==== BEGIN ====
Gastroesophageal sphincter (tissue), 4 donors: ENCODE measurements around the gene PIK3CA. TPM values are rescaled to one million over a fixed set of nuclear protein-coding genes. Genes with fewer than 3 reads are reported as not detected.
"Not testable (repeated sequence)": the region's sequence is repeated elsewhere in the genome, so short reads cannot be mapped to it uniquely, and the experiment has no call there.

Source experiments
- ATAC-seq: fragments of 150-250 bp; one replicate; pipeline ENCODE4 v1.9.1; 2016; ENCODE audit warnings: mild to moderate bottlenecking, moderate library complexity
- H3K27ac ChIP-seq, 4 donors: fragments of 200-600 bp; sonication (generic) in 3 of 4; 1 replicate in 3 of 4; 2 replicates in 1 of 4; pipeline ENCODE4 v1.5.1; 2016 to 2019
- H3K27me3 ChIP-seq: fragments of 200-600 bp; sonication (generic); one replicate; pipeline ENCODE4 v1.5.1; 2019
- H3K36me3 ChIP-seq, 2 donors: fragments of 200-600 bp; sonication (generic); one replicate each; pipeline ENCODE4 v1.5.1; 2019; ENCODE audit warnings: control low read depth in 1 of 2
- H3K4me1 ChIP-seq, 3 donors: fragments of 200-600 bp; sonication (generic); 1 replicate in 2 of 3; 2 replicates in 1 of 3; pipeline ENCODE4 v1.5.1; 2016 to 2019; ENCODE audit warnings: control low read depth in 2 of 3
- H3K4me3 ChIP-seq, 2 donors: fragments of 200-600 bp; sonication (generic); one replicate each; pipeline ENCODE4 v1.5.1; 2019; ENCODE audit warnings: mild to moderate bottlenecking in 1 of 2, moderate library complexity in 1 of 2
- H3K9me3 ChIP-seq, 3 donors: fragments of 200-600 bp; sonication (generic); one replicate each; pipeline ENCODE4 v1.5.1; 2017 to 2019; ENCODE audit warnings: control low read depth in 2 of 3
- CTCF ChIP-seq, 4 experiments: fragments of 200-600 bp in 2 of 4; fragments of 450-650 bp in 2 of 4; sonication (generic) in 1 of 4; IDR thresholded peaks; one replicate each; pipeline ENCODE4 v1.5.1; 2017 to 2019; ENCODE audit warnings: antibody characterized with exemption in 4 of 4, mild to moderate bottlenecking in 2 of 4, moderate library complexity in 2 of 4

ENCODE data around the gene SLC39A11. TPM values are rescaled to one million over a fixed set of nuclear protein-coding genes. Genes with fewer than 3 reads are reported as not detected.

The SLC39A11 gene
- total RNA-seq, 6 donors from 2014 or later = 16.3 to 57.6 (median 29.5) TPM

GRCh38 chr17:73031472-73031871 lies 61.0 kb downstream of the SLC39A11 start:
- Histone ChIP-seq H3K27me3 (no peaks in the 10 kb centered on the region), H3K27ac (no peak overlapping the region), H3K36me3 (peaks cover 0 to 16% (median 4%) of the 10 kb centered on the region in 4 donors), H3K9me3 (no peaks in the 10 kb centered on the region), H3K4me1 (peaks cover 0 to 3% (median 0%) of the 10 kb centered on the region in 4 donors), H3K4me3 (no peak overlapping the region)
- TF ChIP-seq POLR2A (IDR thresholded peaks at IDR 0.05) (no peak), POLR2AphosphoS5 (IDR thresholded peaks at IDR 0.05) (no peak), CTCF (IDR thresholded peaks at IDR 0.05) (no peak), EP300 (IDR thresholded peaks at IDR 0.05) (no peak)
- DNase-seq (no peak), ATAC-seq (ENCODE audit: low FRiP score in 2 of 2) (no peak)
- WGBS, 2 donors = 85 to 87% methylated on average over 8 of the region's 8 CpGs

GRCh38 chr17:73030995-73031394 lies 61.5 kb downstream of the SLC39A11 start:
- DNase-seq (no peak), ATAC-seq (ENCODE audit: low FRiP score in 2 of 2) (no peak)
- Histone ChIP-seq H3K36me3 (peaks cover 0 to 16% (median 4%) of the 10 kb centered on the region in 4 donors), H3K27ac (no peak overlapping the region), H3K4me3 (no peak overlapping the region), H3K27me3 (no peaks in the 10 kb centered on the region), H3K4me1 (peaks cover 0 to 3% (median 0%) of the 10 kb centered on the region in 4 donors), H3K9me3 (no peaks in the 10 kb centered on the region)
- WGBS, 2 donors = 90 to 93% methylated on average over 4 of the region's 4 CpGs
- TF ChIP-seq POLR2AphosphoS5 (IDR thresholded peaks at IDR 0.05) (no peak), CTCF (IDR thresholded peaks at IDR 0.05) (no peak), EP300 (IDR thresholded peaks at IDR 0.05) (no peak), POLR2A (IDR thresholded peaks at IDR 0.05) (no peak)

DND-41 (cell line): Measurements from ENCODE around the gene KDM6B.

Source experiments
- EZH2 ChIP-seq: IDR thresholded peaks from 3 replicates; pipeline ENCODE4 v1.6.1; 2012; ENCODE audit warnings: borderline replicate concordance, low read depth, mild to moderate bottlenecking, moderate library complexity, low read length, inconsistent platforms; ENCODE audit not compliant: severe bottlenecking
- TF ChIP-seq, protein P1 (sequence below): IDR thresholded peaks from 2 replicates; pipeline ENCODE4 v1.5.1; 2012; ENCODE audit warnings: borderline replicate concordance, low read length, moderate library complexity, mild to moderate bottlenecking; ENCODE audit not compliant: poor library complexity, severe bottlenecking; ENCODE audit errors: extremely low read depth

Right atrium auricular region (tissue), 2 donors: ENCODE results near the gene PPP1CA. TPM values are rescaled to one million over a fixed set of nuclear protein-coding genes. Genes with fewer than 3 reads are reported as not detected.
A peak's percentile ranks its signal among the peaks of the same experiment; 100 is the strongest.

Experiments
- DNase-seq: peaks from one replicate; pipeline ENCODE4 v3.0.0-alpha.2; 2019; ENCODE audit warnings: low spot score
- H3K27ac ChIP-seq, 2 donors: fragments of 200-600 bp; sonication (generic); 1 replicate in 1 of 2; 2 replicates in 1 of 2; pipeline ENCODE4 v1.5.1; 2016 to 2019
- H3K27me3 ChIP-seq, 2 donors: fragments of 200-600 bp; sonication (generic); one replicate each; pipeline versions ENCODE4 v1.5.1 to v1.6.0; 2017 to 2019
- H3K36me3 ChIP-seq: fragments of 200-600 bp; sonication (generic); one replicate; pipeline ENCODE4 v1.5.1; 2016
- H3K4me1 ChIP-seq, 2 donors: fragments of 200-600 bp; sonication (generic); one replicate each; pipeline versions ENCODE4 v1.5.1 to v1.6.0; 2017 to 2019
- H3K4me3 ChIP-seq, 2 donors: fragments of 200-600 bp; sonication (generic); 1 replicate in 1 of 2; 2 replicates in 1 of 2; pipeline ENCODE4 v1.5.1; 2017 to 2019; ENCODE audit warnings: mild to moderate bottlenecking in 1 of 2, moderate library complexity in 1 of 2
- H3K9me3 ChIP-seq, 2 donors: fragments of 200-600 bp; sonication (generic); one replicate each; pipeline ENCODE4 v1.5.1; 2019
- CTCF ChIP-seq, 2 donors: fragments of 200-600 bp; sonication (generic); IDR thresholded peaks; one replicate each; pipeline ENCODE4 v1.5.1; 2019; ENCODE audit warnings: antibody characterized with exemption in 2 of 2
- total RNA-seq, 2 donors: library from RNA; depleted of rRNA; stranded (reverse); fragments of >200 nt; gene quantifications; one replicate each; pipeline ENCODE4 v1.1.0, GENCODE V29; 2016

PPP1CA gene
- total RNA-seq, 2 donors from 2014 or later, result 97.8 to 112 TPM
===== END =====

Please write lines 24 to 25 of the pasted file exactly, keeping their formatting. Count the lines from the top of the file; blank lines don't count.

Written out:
- TF ChIP-seq POLR2AphosphoS5 (IDR thresholded peaks at IDR 0.05) (no peak), CTCF (IDR thresholded peaks at IDR 0.05) (no peak), EP300 (IDR thresholded peaks at IDR 0.05) (no peak), POLR2A (IDR thresholded peaks at IDR 0.05) (no peak)

DND-41 (cell line): Measurements from ENCODE around the gene KDM6B.